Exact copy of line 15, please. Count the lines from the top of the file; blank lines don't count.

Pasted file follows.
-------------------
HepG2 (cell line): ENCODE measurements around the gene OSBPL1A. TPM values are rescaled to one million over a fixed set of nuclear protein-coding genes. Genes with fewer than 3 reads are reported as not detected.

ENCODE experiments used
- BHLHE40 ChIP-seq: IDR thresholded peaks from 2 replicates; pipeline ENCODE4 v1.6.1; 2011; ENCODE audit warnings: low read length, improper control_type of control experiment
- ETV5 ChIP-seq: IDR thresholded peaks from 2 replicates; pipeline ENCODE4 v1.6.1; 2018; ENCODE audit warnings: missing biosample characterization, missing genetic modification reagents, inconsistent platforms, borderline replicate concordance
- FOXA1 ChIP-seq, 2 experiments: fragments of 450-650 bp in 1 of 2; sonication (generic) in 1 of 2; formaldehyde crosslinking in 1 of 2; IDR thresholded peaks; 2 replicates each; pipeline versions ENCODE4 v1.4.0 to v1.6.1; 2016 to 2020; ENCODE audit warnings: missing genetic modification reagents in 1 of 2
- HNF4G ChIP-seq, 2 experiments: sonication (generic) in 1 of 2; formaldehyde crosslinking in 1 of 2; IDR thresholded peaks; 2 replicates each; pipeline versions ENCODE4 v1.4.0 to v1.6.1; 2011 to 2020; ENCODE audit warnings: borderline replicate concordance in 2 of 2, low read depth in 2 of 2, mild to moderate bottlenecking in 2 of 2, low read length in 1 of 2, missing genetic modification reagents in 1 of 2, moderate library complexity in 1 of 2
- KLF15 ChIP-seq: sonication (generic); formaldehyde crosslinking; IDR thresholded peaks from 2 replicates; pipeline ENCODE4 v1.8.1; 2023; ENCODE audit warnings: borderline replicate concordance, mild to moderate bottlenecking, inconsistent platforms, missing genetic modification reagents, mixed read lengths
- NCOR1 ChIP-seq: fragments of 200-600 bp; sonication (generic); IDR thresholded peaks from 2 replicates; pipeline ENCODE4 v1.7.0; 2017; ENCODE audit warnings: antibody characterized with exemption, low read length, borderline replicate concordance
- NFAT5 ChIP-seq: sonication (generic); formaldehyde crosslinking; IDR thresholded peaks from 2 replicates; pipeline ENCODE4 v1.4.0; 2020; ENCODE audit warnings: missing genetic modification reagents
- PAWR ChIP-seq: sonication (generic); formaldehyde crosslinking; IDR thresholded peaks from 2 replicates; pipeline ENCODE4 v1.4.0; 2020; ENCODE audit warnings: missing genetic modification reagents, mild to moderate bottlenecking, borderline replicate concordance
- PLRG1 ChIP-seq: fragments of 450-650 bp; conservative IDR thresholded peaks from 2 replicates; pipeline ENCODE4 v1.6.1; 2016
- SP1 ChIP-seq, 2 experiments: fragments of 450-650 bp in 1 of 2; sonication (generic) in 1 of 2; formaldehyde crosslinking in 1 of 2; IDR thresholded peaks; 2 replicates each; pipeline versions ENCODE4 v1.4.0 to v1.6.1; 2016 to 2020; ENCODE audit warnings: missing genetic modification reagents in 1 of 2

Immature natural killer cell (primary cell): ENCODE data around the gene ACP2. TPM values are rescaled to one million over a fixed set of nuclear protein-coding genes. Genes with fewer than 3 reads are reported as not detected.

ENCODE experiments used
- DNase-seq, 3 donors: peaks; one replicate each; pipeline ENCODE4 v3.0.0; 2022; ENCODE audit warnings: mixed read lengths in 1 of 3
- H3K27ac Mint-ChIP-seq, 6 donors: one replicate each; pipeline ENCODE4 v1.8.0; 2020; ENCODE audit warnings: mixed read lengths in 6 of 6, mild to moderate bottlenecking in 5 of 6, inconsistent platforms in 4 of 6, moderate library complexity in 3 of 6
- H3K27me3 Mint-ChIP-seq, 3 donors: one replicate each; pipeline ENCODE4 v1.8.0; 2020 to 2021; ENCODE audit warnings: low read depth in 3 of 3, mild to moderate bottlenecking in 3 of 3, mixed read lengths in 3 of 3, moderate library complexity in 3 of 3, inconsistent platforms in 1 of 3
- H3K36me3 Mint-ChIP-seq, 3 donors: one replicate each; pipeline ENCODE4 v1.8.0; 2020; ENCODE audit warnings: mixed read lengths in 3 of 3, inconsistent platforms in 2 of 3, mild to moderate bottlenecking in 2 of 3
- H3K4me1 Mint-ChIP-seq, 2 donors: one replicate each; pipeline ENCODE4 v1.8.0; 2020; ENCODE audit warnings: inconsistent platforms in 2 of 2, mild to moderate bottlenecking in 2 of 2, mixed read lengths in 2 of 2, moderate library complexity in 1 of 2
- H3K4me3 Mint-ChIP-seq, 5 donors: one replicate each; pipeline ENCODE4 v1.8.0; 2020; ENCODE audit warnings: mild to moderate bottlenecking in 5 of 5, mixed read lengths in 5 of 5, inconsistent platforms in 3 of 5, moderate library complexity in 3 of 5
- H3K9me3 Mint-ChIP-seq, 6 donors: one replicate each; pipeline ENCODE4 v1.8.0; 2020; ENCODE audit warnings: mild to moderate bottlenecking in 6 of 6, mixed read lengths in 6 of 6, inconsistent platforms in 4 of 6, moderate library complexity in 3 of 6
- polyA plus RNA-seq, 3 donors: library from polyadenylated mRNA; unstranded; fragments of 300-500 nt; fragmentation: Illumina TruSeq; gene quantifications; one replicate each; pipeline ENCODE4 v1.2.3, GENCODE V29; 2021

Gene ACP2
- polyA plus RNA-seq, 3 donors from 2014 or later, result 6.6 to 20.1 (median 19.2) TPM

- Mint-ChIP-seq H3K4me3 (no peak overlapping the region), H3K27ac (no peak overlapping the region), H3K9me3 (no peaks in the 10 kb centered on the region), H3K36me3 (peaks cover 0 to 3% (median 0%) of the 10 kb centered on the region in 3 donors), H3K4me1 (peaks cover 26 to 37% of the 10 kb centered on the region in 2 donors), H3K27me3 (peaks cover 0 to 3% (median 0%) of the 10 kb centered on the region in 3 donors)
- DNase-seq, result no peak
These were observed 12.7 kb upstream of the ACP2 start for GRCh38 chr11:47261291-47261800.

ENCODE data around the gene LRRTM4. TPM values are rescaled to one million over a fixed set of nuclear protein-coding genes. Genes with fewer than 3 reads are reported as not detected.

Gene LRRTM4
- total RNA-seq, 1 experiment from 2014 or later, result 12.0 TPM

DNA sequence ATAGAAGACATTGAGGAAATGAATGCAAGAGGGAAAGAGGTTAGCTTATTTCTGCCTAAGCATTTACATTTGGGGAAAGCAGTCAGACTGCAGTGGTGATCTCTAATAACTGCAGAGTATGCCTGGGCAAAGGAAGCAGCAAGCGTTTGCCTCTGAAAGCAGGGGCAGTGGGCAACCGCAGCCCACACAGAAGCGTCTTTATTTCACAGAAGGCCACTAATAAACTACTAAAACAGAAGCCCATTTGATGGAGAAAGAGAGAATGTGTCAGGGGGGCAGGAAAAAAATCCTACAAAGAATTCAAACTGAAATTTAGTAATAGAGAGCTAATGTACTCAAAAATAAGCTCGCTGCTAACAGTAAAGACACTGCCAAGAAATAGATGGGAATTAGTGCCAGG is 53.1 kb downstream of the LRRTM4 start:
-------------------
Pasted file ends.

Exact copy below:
- DNase-seq, 3 donors: peaks; one replicate each; pipeline ENCODE4 v3.0.0; 2022; ENCODE audit warnings: mixed read lengths in 1 of 3